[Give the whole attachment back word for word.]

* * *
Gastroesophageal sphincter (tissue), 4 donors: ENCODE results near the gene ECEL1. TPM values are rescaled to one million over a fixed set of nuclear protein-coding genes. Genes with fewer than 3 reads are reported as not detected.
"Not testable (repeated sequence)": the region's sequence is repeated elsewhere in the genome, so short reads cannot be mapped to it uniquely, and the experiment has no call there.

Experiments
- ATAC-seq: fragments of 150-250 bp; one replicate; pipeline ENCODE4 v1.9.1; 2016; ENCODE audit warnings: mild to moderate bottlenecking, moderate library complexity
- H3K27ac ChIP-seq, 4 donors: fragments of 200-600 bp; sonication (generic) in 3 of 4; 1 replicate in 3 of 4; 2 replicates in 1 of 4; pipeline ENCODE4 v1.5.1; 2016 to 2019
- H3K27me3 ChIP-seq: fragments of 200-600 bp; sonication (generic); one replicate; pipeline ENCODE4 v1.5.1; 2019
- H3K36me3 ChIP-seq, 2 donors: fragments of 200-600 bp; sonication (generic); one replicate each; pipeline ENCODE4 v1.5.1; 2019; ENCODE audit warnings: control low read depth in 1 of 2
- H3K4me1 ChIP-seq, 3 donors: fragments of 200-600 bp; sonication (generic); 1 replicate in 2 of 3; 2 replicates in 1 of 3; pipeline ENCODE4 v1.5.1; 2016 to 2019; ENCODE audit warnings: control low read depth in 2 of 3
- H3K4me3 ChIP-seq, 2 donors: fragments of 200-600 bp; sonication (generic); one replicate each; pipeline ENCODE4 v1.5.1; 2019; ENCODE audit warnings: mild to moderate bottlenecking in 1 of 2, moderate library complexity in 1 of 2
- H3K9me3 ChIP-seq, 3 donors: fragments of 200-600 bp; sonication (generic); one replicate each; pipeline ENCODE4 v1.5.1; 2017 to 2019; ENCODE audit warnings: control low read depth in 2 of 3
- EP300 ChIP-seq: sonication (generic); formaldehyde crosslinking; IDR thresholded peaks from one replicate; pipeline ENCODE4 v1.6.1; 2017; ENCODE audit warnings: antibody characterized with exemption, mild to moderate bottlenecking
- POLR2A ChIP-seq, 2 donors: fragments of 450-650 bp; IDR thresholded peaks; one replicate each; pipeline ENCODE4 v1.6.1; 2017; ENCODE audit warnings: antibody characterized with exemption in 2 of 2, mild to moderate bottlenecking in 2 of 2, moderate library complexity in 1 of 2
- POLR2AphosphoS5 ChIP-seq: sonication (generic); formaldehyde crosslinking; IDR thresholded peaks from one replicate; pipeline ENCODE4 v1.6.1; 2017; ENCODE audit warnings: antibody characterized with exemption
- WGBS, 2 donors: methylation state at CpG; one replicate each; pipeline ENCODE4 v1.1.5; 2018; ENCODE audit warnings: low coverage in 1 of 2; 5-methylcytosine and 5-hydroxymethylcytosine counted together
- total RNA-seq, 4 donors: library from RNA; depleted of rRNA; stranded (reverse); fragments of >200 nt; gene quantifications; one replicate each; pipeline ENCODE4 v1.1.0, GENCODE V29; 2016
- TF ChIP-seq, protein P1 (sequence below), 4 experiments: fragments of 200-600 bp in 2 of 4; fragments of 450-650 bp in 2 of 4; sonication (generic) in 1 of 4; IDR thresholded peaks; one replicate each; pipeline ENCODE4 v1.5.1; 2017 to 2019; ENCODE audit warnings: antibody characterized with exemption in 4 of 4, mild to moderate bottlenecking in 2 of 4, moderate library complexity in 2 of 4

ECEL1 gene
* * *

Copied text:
Gastroesophageal sphincter (tissue), 4 donors: ENCODE results near the gene ECEL1. TPM values are rescaled to one million over a fixed set of nuclear protein-coding genes. Genes with fewer than 3 reads are reported as not detected.
"Not testable (repeated sequence)": the region's sequence is repeated elsewhere in the genome, so short reads cannot be mapped to it uniquely, and the experiment has no call there.

Experiments
- ATAC-seq: fragments of 150-250 bp; one replicate; pipeline ENCODE4 v1.9.1; 2016; ENCODE audit warnings: mild to moderate bottlenecking, moderate library complexity
- H3K27ac ChIP-seq, 4 donors: fragments of 200-600 bp; sonication (generic) in 3 of 4; 1 replicate in 3 of 4; 2 replicates in 1 of 4; pipeline ENCODE4 v1.5.1; 2016 to 2019
- H3K27me3 ChIP-seq: fragments of 200-600 bp; sonication (generic); one replicate; pipeline ENCODE4 v1.5.1; 2019
- H3K36me3 ChIP-seq, 2 donors: fragments of 200-600 bp; sonication (generic); one replicate each; pipeline ENCODE4 v1.5.1; 2019; ENCODE audit warnings: control low read depth in 1 of 2
- H3K4me1 ChIP-seq, 3 donors: fragments of 200-600 bp; sonication (generic); 1 replicate in 2 of 3; 2 replicates in 1 of 3; pipeline ENCODE4 v1.5.1; 2016 to 2019; ENCODE audit warnings: control low read depth in 2 of 3
- H3K4me3 ChIP-seq, 2 donors: fragments of 200-600 bp; sonication (generic); one replicate each; pipeline ENCODE4 v1.5.1; 2019; ENCODE audit warnings: mild to moderate bottlenecking in 1 of 2, moderate library complexity in 1 of 2
- H3K9me3 ChIP-seq, 3 donors: fragments of 200-600 bp; sonication (generic); one replicate each; pipeline ENCODE4 v1.5.1; 2017 to 2019; ENCODE audit warnings: control low read depth in 2 of 3
- EP300 ChIP-seq: sonication (generic); formaldehyde crosslinking; IDR thresholded peaks from one replicate; pipeline ENCODE4 v1.6.1; 2017; ENCODE audit warnings: antibody characterized with exemption, mild to moderate bottlenecking
- POLR2A ChIP-seq, 2 donors: fragments of 450-650 bp; IDR thresholded peaks; one replicate each; pipeline ENCODE4 v1.6.1; 2017; ENCODE audit warnings: antibody characterized with exemption in 2 of 2, mild to moderate bottlenecking in 2 of 2, moderate library complexity in 1 of 2
- POLR2AphosphoS5 ChIP-seq: sonication (generic); formaldehyde crosslinking; IDR thresholded peaks from one replicate; pipeline ENCODE4 v1.6.1; 2017; ENCODE audit warnings: antibody characterized with exemption
- WGBS, 2 donors: methylation state at CpG; one replicate each; pipeline ENCODE4 v1.1.5; 2018; ENCODE audit warnings: low coverage in 1 of 2; 5-methylcytosine and 5-hydroxymethylcytosine counted together
- total RNA-seq, 4 donors: library from RNA; depleted of rRNA; stranded (reverse); fragments of >200 nt; gene quantifications; one replicate each; pipeline ENCODE4 v1.1.0, GENCODE V29; 2016
- TF ChIP-seq, protein P1 (sequence below), 4 experiments: fragments of 200-600 bp in 2 of 4; fragments of 450-650 bp in 2 of 4; sonication (generic) in 1 of 4; IDR thresholded peaks; one replicate each; pipeline ENCODE4 v1.5.1; 2017 to 2019; ENCODE audit warnings: antibody characterized with exemption in 4 of 4, mild to moderate bottlenecking in 2 of 4, moderate library complexity in 2 of 4

ECEL1 gene